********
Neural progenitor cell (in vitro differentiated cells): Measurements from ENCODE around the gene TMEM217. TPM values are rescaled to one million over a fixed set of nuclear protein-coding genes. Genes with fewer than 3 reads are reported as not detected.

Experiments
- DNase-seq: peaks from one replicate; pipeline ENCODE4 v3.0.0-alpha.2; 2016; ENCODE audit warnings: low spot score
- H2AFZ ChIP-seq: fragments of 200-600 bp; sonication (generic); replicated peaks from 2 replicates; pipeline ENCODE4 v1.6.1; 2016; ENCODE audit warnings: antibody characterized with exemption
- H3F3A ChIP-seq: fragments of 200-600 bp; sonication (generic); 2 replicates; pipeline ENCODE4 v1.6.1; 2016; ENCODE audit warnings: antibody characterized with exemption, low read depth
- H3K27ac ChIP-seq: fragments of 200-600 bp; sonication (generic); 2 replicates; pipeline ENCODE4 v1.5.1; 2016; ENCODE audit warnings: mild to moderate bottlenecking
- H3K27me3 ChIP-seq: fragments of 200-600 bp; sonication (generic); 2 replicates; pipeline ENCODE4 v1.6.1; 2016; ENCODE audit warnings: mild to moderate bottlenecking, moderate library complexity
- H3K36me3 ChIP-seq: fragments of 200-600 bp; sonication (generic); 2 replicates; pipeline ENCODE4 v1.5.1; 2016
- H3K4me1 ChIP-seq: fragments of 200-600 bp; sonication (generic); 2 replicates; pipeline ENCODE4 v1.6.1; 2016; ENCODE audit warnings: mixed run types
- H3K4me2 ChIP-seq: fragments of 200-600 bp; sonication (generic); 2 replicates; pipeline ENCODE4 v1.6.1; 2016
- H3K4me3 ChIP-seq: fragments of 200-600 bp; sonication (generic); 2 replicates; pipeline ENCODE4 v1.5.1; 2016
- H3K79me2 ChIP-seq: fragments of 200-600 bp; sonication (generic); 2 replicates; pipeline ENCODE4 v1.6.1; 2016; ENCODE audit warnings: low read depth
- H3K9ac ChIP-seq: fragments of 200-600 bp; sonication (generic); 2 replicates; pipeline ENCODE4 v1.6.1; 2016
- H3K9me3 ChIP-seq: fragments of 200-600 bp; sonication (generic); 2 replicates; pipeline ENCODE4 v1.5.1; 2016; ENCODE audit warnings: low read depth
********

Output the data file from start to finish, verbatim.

Neural progenitor cell (in vitro differentiated cells): Measurements from ENCODE around the gene TMEM217. TPM values are rescaled to one million over a fixed set of nuclear protein-coding genes. Genes with fewer than 3 reads are reported as not detected.

Experiments
- DNase-seq: peaks from one replicate; pipeline ENCODE4 v3.0.0-alpha.2; 2016; ENCODE audit warnings: low spot score
- H2AFZ ChIP-seq: fragments of 200-600 bp; sonication (generic); replicated peaks from 2 replicates; pipeline ENCODE4 v1.6.1; 2016; ENCODE audit warnings: antibody characterized with exemption
- H3F3A ChIP-seq: fragments of 200-600 bp; sonication (generic); 2 replicates; pipeline ENCODE4 v1.6.1; 2016; ENCODE audit warnings: antibody characterized with exemption, low read depth
- H3K27ac ChIP-seq: fragments of 200-600 bp; sonication (generic); 2 replicates; pipeline ENCODE4 v1.5.1; 2016; ENCODE audit warnings: mild to moderate bottlenecking
- H3K27me3 ChIP-seq: fragments of 200-600 bp; sonication (generic); 2 replicates; pipeline ENCODE4 v1.6.1; 2016; ENCODE audit warnings: mild to moderate bottlenecking, moderate library complexity
- H3K36me3 ChIP-seq: fragments of 200-600 bp; sonication (generic); 2 replicates; pipeline ENCODE4 v1.5.1; 2016
- H3K4me1 ChIP-seq: fragments of 200-600 bp; sonication (generic); 2 replicates; pipeline ENCODE4 v1.6.1; 2016; ENCODE audit warnings: mixed run types
- H3K4me2 ChIP-seq: fragments of 200-600 bp; sonication (generic); 2 replicates; pipeline ENCODE4 v1.6.1; 2016
- H3K4me3 ChIP-seq: fragments of 200-600 bp; sonication (generic); 2 replicates; pipeline ENCODE4 v1.5.1; 2016
- H3K79me2 ChIP-seq: fragments of 200-600 bp; sonication (generic); 2 replicates; pipeline ENCODE4 v1.6.1; 2016; ENCODE audit warnings: low read depth
- H3K9ac ChIP-seq: fragments of 200-600 bp; sonication (generic); 2 replicates; pipeline ENCODE4 v1.6.1; 2016
- H3K9me3 ChIP-seq: fragments of 200-600 bp; sonication (generic); 2 replicates; pipeline ENCODE4 v1.5.1; 2016; ENCODE audit warnings: low read depth